A good quality breast pump goes a long way in making the whole process easier. The advent of the breast pump meant that mothers could now spend extended amounts of time away from their babies, without worrying too much about feeding.

Pump every two to three hours to ensure a good milk supply and have an adequate amount of milk for every time the baby needs milk. Expressed milk can be refrigerated or frozen. The aim is to pump at least three hours during a typical eight-hour workday. Use a plug or sealing disc for safe storage of breast milk, without exposure to the environment.

5. Create and stick to a schedule

When your day is planned out, it makes everything easier. Before starting your workday, take a look at your meetings and to-do list and schedule your pumping sessions around them. If there is a meeting in the morning, schedule pumping for the afternoon, and vice versa. Blocking outset time periods and putting it on your schedule ensures that coworkers are aware of your timetable and will know not to disturb you while you pump.

6. Let your manager know about your schedule

As you step into work, talk to your manager about using a small conference room or an unused room in the office for the times when you need to pump. Let others at the workplace know, and maybe put a sign on the door of the space you are using. Coworkers are very understanding and you will probably get some tips from experienced mothers. As babies grow up, you can start spacing out feedings and need not use the pump as often.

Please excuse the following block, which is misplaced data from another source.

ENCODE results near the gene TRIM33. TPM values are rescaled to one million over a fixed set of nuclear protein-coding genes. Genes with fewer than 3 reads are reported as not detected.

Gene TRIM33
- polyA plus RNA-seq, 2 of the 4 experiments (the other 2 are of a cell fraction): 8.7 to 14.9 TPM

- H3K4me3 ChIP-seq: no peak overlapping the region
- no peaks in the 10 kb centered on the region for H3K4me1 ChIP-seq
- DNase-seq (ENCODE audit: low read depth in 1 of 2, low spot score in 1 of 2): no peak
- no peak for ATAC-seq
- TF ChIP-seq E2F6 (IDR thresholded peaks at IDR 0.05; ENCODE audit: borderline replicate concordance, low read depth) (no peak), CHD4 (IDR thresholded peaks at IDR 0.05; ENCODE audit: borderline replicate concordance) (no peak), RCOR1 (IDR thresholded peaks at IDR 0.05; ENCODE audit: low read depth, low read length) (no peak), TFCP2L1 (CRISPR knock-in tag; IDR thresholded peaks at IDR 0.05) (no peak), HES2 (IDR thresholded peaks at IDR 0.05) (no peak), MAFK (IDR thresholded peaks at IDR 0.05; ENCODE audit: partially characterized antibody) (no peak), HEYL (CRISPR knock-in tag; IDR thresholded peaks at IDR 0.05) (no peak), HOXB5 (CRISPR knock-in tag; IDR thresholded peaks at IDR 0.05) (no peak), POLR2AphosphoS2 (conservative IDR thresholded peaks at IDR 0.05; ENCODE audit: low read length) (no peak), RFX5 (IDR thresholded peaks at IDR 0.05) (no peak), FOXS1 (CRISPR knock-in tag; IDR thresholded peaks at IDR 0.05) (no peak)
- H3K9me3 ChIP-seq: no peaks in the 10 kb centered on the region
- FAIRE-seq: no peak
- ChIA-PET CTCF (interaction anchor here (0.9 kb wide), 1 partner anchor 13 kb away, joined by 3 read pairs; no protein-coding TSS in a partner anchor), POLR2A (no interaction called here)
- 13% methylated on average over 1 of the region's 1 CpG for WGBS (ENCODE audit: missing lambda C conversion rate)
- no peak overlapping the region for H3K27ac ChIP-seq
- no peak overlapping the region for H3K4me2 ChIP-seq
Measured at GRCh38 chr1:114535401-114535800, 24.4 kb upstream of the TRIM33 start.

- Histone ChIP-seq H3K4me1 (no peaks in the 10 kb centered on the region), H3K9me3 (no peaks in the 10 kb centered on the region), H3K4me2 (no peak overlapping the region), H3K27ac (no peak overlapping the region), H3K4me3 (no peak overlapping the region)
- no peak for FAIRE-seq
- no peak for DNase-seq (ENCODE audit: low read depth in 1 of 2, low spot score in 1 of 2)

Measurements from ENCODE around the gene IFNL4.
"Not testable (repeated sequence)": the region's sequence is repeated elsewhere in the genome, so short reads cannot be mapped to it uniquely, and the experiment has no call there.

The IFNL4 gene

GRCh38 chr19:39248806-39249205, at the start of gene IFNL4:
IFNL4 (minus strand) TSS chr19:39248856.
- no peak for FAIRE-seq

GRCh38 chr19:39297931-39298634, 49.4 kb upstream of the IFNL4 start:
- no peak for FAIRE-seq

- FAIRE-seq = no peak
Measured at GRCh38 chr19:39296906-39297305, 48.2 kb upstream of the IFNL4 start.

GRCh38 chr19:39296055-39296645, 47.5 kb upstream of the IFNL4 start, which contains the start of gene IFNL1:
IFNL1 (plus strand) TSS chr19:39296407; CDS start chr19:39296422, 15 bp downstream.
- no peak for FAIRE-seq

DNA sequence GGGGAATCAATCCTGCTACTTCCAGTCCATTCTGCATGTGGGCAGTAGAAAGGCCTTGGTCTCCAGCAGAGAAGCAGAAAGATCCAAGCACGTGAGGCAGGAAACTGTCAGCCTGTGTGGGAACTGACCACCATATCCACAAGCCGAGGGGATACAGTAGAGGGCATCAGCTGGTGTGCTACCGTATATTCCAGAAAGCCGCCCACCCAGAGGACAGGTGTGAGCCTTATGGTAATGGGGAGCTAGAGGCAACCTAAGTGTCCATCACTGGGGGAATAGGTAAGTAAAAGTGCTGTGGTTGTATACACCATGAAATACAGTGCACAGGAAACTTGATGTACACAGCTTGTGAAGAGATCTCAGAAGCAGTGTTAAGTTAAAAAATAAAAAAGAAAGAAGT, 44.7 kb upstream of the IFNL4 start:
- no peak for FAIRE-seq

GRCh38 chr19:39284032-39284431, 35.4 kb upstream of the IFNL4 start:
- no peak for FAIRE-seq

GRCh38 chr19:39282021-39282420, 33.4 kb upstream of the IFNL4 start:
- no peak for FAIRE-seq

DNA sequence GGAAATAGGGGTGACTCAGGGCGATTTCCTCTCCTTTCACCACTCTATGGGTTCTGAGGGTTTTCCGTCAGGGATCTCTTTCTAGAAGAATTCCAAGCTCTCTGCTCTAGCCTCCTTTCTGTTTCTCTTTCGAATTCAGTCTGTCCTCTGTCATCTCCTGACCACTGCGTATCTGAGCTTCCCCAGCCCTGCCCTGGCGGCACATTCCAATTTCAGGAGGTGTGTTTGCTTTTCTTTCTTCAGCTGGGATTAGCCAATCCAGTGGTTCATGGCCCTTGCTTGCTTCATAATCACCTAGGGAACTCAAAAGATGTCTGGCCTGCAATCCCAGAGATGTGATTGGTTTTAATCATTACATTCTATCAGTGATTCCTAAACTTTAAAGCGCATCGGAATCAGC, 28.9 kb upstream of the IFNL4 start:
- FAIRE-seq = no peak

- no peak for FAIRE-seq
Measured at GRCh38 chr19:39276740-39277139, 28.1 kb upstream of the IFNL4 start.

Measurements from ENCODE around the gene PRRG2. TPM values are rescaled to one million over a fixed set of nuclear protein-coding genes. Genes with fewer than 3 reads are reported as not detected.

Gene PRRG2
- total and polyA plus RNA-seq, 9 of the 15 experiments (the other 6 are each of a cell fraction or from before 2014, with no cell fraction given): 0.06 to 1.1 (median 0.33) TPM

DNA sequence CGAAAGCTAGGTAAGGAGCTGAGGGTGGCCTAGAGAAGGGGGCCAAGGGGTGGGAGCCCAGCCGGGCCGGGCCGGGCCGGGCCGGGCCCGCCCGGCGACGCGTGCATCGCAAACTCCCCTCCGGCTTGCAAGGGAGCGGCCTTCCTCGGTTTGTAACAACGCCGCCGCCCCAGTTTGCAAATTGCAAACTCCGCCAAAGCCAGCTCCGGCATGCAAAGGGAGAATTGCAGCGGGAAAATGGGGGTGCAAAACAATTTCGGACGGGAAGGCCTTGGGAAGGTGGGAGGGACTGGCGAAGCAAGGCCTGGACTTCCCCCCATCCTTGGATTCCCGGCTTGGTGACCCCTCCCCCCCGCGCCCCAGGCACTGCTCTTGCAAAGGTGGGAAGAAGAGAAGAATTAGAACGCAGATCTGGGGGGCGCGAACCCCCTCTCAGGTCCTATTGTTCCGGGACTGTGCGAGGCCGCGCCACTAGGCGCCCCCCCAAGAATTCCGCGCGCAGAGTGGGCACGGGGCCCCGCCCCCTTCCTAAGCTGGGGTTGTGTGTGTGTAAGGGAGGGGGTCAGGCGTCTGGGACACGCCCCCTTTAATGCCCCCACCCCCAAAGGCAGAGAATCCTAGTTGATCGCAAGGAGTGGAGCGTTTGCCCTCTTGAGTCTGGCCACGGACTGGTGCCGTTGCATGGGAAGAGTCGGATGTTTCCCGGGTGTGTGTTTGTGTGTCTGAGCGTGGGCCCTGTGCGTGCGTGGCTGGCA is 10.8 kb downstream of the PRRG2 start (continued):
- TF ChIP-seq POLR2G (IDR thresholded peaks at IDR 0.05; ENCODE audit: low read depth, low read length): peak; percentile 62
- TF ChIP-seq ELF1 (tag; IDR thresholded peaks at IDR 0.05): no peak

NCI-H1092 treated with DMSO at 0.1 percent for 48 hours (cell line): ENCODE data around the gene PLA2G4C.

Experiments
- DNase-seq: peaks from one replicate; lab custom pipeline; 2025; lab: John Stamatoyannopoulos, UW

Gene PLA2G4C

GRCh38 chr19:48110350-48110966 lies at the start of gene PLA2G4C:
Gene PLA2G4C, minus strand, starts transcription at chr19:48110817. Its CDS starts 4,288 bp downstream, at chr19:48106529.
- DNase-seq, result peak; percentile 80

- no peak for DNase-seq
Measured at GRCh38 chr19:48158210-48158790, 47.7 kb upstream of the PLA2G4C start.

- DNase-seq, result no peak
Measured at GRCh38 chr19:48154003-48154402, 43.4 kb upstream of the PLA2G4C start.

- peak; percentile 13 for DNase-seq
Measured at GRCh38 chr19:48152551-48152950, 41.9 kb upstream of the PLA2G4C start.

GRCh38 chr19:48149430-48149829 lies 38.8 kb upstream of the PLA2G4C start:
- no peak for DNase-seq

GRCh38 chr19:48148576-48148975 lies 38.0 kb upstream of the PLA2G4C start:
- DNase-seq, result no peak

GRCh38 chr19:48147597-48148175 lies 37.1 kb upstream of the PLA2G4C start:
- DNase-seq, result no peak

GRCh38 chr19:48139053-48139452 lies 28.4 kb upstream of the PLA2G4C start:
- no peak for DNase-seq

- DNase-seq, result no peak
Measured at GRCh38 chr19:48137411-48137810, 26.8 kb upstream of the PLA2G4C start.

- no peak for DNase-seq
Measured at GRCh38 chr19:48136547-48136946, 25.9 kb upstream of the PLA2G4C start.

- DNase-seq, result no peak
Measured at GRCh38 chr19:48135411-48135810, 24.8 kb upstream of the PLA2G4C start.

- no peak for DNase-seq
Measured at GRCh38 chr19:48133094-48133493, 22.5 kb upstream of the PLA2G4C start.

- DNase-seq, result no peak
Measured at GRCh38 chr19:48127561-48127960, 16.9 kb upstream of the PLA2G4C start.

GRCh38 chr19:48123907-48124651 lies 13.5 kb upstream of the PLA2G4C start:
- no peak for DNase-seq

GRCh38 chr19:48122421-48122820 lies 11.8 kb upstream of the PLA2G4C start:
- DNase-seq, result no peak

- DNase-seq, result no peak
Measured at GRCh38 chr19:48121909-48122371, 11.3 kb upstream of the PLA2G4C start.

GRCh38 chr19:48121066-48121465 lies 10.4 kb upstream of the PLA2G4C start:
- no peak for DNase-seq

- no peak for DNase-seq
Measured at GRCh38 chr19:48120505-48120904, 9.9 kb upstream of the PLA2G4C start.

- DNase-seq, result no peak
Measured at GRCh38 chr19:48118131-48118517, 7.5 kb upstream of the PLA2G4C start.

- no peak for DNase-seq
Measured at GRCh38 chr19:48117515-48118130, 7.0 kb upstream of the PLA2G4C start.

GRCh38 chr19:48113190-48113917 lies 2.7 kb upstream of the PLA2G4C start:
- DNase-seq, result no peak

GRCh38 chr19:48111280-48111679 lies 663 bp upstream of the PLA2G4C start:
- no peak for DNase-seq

7. Supplies that you have to have on hand

Most offices have refrigerators and you may request to have a small shelf to yourself to store your milk. If a refrigerator is not available, carry a cooler with ice packs. Make sure that there are enough ice packs to last the whole day, including commute time.

Make sure you have plenty of clean bottles, hand sanitizer, tissues, chargers, and batteries for your pump. Labels come in handy to identify the bottles of breast milk and store all of them together. The right attire makes it easier, and make sure you dress comfortably for easy pumping.

8. Nurse as often as you can

While the baby is used to the bottle and feeding from the bottle seems easier, breastfeeding is the time when mothers and babies bond the most. Make sure that you nurse your baby as often as you can, even if it is during a break, using the office daycare. Babies associate breastfeeding to comfort and no bottle can ever replace that feeling.

9. Prioritizing your baby’s needs

It is not uncommon that babies will seem to nurse more often after you come back from work. They want to make up for time lost with you and may spend less time on the bottle during the day. This is known as reverse cycling and leads to the baby eating more during the night and less from the bottle during the day. Try to slowly wean them away from this, while not forcibly trying to make them stick to a schedule.

10. Take care of yourself

The most important thing to do if all of this has to go right is for the mother to relax. While juggling work, taking care of the baby and other work around the house can be exhausting, all the help is available as long as you ask for it. Making sure that the mother is relaxed ensures a happy baby, and what more could one ask for.